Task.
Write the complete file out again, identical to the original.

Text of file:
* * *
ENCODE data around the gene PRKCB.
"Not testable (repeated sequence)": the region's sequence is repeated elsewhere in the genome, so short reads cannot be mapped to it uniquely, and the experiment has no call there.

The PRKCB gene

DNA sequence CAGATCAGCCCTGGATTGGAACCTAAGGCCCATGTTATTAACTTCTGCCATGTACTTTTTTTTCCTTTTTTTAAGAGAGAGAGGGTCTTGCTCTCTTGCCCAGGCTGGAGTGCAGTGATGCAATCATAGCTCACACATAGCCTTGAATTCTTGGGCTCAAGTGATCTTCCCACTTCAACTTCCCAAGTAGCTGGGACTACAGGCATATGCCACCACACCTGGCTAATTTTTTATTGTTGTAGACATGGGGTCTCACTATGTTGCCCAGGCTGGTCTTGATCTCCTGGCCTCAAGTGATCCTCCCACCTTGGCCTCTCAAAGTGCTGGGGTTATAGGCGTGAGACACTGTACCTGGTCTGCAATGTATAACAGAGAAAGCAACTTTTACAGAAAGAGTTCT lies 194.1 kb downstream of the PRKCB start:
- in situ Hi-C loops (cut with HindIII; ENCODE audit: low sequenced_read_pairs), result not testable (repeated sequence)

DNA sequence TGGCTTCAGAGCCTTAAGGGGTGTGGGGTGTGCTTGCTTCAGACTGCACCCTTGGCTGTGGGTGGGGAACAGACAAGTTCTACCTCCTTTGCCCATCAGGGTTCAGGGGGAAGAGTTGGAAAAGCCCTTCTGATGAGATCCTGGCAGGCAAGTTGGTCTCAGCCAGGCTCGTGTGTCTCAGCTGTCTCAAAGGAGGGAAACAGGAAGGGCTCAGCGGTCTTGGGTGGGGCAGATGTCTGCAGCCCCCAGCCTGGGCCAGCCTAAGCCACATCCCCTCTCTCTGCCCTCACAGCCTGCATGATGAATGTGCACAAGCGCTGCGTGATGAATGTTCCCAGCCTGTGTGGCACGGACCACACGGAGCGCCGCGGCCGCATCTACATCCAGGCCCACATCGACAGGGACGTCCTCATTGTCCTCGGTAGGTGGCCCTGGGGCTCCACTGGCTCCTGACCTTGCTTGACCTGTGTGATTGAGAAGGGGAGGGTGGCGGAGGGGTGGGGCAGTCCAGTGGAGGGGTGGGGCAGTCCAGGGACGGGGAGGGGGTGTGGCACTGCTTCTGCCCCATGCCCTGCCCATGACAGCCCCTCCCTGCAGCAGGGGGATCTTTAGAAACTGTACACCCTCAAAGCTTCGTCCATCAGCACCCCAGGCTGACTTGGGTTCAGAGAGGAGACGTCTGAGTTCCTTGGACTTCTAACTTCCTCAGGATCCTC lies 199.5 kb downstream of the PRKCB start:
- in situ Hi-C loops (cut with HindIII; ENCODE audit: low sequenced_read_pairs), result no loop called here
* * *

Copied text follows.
ENCODE data around the gene PRKCB.
"Not testable (repeated sequence)": the region's sequence is repeated elsewhere in the genome, so short reads cannot be mapped to it uniquely, and the experiment has no call there.

The PRKCB gene

DNA sequence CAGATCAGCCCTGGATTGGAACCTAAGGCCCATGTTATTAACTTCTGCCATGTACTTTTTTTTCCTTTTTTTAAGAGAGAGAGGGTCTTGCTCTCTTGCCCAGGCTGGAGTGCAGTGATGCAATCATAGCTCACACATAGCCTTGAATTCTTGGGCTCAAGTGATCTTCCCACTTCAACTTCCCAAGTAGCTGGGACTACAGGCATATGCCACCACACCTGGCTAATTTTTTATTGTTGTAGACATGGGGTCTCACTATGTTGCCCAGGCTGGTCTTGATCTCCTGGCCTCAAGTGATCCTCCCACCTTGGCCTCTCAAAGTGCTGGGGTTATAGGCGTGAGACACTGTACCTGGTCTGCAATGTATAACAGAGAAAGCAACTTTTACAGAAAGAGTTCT lies 194.1 kb downstream of the PRKCB start:
- in situ Hi-C loops (cut with HindIII; ENCODE audit: low sequenced_read_pairs), result not testable (repeated sequence)

DNA sequence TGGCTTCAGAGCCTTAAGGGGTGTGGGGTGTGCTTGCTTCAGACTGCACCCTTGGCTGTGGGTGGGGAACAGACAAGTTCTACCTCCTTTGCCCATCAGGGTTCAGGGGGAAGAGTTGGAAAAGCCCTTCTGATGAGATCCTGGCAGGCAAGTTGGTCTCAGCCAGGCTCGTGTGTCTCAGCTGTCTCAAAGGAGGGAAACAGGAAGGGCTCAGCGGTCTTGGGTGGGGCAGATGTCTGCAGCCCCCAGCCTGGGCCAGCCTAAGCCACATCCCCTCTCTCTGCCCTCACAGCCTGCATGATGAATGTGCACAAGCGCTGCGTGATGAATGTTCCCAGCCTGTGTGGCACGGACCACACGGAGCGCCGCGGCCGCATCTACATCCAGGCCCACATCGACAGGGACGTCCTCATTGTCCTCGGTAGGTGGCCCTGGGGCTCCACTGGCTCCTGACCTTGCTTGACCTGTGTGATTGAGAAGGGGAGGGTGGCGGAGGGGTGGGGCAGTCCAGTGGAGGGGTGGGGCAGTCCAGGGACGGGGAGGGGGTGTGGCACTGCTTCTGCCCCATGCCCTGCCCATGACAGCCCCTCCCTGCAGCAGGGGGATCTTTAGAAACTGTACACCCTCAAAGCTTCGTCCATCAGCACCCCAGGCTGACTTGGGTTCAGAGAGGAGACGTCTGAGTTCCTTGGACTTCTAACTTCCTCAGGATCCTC lies 199.5 kb downstream of the PRKCB start:
- in situ Hi-C loops (cut with HindIII; ENCODE audit: low sequenced_read_pairs), result no loop called here